Scientists » Physiologists » OTTO HEINRICH WARBURG
|Full name||: Otto Heinrich Warburg|
|Alias||: Otto Heinrich Warburg|
|Address||: Freiburg, Baden, German Empire|
|Animals||: The Sheep|
|Father||: Emil Warburg|
|Education||: Heidelberg University Humboldt University of Berlin University of Freiburg|
Otto Heinrich Warburg was a German physiologist and physician. He was born into a renowned Jewish family but his father had converted to Christianity before his birth and his mother was a born protestant. Accordingly, he was declared a Mischling during the Nazi regime and allowed to carry on his research even when Jews were being systematically murdered by the state machinery. However, many were of the opinion that he was allowed to live because he was involved in cancer research. At the same time, he was so devoted to his work that he refused to leave Germany even though he was offered a chance to do so. That was mainly because relocating would have resulted in losing a lot of research potential. He hypothesized that a tumor cell turns cancerous when it starts generating energy by non-oxidative breakdown of glucose; contrarily, healthy cells generate energy from oxidative breakdown of pyruvate. However, he failed to reveal how cancer cells undergo unchecked growth. For his work on cancer cells he was twice nominated for Nobel Prize but received it only once.
In 1908, three years before he earned his MD from the University of Heidelberg, Heinrich Warburg joined Stazione Zoologica Anton Dohrn, a marine biological research institute in Naples as research scholar. He was affiliated with the institute until the start of the World War I in 1914.
While at the research institute, Warburg began experimenting on the consumption of oxygen in sea urchin. He proved that once the eggs are fertilized the rate of respiration increases six-fold and that iron is essential for proper growth at the larval stage.
During this period, he also discovered that small amounts of cyanide can inhibit cell oxidation. From this experiment Warburg inferred that at least one catalyst necessary for oxidation must contain a heavy metal.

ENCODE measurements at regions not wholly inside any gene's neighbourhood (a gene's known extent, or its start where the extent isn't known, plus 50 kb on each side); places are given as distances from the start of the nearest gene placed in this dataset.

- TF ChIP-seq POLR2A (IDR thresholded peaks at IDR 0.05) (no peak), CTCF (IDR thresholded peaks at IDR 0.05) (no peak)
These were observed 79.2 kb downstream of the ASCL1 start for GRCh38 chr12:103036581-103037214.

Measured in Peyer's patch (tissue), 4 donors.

However, as the World War I set in 1914, Warburg left Naples. Subsequently, he joined the Prussian Guard Regiment (Uhlans) as an officer and was awarded the Iron Cross (1st Class) for bravery.
In 1918, just before the end of the war he left the army on the advice of Albert Einstein and joined Kaiser Wilhelm Institute for Biology in Berlin-Dahlem as a professor. However, he was absolved from teaching duties and this allowed him to devote all his time to research work
Warburg now began to concentrate on photosynthesis and energy transfer in cells. Although he did not focus specifically on cancer cells until 1920s, his present work formed the foundation of his research on that.
From early 1920s, he started investigating the method by which cells in living organisms consume oxygen. Sometime now, he also developed manometers capable of measuring gas pressure and monitoring respiration in cells.
He then began to look for those constituents in cells, which were directly involved in consumption of oxygen. He also identified the function of cytochromes, an enzyme in which molecular oxygen is bound by iron-containing heme group.
He next conducted experiments with carbon monoxide and found that it slowed down respiration in the same way as cyanide did. He also found that light at specific frequency could thwart the inhibitions caused by carbon monoxide.
He also showed that the enzymes that transferred oxygen were different from other iron-containing enzymes and then discovered how iron affected cell's use of oxygen. His research in cellular catalysts and their role in respiration earned him the Nobel Prize in 1931.
Warburg now began to delve deeper and in 1932, discovered the flavoproteins, which take part in the dehydrogenation reactions in cells. He also discovered that flavoproteins do not act alone, but in conjunction with a non-protein component called flavin adenine dinucleotide. These are now called co-enzymes.